|Young faces bring hope to peace conference leaders|
The Candler Singers participate in worship during the 2008
Lake Junaluska Peace Conference. UMNS photos by Kathy L. Gilbert.
By Kathy L. Gilbert*
Feb. 6, 2008 | LAKE JUNALUSKA, N.C. (UMNS)
The Candler Singers are led by the Rev. Barbara Day Miller.
Students from Candler School of Theology, Duke Divinity School,
Gammon Theological Seminary and Asbury Theological Seminary became
symbols of hope for planners and leaders of a three-day peace
Time after time, speakers scanned the audience and spoke gratefully
of seeing young faces at a gathering that tackled the tough questions of
war and peace and the church's role in peacemaking in a violent world.
"I am grateful to the lives of students who are such an inspiration
to me," said the Rev. Peter Storey, a former Methodist bishop in South
Africa, at the opening of the 2008 Lake Junaluska Peace Conference.
The students were equally inspired to hear Storey and other peace
advocates talk about the biblical and theological foundations for
Sarah Moody, who soon will graduate from Duke Divinity School, told
panelists at the end of the event she is anxious about going to her
first church appointment as a young person passionate about social
issues. "How can you be young and still be heard?" she asked.
"Never lose that passion; the passion has been given to you by God,"
Storey answered. "The church is not a democracy; it is not a debating
society. It is a place where we ordain certain people to stand with the
authority of God in our pulpits and say, 'Thus sayeth the Lord.'"
Love your people and they will be able to hear you when you have to
speak the hard words of Jesus, he said. He cautioned against abusing
that authority which he called a "holy responsibility."
Natalya Shulgina sings during an
"Never worry about where you are going to be appointed. Be one of
those pastors that is going to take their congregation to kingdom ground
rather than pious slush that passes for religion in many communities,"
Jim Winkler, who heads the United Methodist Board of Church and
Society, the church's social action agency, encouraged the young people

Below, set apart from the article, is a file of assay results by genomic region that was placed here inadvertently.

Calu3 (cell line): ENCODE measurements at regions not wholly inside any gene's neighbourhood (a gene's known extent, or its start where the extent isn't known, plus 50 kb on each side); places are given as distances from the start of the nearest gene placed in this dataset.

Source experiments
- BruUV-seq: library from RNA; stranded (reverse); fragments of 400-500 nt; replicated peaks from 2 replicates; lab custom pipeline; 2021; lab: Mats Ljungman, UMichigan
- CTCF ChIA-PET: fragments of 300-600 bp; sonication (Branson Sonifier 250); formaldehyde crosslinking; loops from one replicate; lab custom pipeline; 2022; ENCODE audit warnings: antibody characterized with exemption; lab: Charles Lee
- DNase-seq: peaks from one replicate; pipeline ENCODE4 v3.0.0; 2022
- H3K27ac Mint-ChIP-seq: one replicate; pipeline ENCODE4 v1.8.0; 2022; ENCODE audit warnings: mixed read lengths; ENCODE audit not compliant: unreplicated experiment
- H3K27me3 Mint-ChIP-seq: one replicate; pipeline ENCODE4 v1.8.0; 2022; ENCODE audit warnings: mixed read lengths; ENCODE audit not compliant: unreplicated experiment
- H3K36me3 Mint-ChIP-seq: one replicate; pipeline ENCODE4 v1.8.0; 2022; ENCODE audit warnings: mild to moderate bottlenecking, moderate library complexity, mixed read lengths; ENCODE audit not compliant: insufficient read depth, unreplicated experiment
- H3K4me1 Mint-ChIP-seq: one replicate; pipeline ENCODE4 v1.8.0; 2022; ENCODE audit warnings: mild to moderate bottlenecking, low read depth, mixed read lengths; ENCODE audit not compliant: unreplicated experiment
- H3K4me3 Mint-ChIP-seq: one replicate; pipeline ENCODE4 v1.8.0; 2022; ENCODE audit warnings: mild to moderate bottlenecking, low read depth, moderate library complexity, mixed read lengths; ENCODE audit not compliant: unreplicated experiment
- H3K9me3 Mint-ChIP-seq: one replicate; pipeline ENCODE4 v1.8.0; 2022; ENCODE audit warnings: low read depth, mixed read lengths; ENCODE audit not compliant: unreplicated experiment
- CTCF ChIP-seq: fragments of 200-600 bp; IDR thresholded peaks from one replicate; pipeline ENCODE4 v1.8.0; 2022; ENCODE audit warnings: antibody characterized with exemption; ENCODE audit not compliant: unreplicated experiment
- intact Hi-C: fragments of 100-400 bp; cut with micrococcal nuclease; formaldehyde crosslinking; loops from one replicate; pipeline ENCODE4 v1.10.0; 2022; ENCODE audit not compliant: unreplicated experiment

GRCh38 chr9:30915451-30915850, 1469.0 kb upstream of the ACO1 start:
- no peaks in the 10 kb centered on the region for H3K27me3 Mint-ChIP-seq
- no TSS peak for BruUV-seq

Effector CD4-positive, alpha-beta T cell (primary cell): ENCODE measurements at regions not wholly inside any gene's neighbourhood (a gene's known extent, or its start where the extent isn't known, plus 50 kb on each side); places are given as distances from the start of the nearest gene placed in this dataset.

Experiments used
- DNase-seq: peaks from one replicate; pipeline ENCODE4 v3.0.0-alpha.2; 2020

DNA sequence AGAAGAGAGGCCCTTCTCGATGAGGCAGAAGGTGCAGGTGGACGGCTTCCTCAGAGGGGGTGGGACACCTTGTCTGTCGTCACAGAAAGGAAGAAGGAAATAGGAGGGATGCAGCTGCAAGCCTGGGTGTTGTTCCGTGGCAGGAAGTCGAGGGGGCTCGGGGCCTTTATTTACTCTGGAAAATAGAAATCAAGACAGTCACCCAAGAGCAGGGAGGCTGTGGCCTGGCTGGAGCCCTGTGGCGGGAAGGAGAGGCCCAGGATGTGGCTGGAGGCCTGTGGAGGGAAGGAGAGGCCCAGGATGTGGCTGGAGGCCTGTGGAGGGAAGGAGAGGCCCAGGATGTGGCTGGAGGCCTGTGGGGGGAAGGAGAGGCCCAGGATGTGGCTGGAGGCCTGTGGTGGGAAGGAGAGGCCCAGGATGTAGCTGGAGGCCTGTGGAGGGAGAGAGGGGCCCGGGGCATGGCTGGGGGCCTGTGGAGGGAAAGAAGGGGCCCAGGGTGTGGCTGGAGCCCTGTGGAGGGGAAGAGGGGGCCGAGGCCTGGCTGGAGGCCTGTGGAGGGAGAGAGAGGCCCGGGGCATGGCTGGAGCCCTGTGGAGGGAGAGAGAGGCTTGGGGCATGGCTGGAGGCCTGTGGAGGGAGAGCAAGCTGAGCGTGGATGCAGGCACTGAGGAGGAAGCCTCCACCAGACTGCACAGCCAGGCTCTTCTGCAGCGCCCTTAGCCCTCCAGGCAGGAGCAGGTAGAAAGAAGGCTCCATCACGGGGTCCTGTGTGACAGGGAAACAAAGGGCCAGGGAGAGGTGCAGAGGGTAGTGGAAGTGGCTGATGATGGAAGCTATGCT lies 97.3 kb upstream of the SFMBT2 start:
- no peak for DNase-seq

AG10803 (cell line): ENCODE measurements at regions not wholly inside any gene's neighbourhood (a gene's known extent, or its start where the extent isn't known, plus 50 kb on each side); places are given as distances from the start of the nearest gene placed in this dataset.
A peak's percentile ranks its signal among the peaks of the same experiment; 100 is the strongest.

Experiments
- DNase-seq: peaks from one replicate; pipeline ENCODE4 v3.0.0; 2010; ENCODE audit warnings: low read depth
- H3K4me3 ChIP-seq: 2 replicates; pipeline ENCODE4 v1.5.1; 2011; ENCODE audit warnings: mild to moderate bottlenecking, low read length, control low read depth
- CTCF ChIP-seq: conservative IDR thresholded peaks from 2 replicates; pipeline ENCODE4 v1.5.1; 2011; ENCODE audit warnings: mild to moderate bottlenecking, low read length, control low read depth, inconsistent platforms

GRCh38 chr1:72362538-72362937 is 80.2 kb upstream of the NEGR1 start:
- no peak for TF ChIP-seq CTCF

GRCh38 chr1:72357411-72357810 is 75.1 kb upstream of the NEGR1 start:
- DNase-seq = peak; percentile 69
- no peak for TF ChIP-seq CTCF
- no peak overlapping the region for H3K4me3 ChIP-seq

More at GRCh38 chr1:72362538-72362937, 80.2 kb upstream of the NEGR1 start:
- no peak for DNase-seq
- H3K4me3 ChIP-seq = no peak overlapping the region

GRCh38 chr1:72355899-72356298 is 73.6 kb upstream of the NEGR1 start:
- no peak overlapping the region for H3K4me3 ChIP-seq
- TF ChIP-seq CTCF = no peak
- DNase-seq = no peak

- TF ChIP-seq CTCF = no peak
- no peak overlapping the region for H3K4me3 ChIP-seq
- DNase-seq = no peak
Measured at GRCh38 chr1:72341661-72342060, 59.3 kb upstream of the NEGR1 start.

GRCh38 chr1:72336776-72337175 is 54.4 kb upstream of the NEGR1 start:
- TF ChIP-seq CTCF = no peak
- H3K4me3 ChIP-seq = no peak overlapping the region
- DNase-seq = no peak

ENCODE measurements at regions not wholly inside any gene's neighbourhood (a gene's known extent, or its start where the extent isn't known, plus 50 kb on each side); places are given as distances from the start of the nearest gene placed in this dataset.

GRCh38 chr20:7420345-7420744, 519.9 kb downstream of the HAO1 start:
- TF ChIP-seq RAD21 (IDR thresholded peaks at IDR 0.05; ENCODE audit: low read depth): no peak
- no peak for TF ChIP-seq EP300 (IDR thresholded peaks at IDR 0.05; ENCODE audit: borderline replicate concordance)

to take advantage of their youth, energy, enthusiasm and learning.
"Constantly teach your people, expose them to different points of
view, teach them the Social Principles" of The United Methodist Church,
The Jan. 31-Feb. event was organized by a grassroots group of United Methodist peace advocates. More than 400 people attended.
Laura Levens, another Duke student, said she is a Baptist who chose
to attend the Lake Junaluska Peace Conference over a national Baptist
convention happening at the same time.
"I actually chose Peter Storey and Jan Love (dean of Candler School
of Theology) over Bill Clinton and other wonderful speakers," she said,
laughing. She said she appreciated the way the conference was built on a
"This passion for peace at this conference is based on faith and God and
faith in God's kingdom," she said. "It doesn't seem to be a struggling
body who thinks if they do not act the world will fall apart, but they
already see God's presence in the world."
Michael A. Hunt sings "Wade in the Water" as part of the seminary school ensemble.
Mary Coffman is preparing for an international relations fellowship
in Buenos Aires, Argentina, with the Rotary Peace Fellowship. She came
to the conference to hear "what the plans and where the hearts were in
"The United Methodist Church is important to me as a home, a
sanctuary," she said. "But it has been difficult to rank in importance
with my dreams and hopes for social justice in the world. I have learned
I am not alone. There is a strong community working toward justice and
Bertrand Griffin of Baton Rouge, La., came seeking information from
"reliable sources" about the Iraq war. "Sometimes when you watch
newscasts, you are not sure you get the true story. And you are always
wondering what is left out," he said.
"One of the things I have taken away from this conference is a
directed passion, a confirmation that this is a calling not only worthy
but absolutely necessary," said Anna Layman, a Duke student from
Pennsylvania. "This is an impossible goal, but it is goal with a future.
There is a path being laid out, and we are privileged to be part of
*Gilbert is a United Methodist News Service news writer based in Nashville, Tenn.
News media contact: Kathy L. Gilbert, Nashville, Tenn., (615) 742-5470 or firstname.lastname@example.org.
Mary Coffman: "I wanted to see where the plans and the hearts were."
Bertrand Griffin: "You don't get the true story."
Sarah Moody: "We get caught up in our own theological school language."
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